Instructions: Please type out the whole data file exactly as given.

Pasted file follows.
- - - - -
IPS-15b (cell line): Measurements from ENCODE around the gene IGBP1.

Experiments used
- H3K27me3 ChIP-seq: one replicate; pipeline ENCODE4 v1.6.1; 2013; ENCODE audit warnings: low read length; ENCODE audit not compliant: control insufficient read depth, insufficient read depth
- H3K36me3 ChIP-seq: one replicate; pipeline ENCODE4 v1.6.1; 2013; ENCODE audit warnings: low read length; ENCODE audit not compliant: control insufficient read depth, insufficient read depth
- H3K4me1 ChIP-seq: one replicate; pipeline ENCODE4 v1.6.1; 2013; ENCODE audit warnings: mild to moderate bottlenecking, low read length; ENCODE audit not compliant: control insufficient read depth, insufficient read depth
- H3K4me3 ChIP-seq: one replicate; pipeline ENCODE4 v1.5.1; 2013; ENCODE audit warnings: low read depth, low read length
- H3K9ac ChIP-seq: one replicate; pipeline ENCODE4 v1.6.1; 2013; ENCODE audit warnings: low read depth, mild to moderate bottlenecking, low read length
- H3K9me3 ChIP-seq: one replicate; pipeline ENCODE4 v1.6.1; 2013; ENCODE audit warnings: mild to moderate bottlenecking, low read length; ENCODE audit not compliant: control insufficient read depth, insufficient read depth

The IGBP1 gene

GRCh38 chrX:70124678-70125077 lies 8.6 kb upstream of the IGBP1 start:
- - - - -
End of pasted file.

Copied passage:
IPS-15b (cell line): Measurements from ENCODE around the gene IGBP1.

Experiments used
- H3K27me3 ChIP-seq: one replicate; pipeline ENCODE4 v1.6.1; 2013; ENCODE audit warnings: low read length; ENCODE audit not compliant: control insufficient read depth, insufficient read depth
- H3K36me3 ChIP-seq: one replicate; pipeline ENCODE4 v1.6.1; 2013; ENCODE audit warnings: low read length; ENCODE audit not compliant: control insufficient read depth, insufficient read depth
- H3K4me1 ChIP-seq: one replicate; pipeline ENCODE4 v1.6.1; 2013; ENCODE audit warnings: mild to moderate bottlenecking, low read length; ENCODE audit not compliant: control insufficient read depth, insufficient read depth
- H3K4me3 ChIP-seq: one replicate; pipeline ENCODE4 v1.5.1; 2013; ENCODE audit warnings: low read depth, low read length
- H3K9ac ChIP-seq: one replicate; pipeline ENCODE4 v1.6.1; 2013; ENCODE audit warnings: low read depth, mild to moderate bottlenecking, low read length
- H3K9me3 ChIP-seq: one replicate; pipeline ENCODE4 v1.6.1; 2013; ENCODE audit warnings: mild to moderate bottlenecking, low read length; ENCODE audit not compliant: control insufficient read depth, insufficient read depth

The IGBP1 gene

GRCh38 chrX:70124678-70125077 lies 8.6 kb upstream of the IGBP1 start: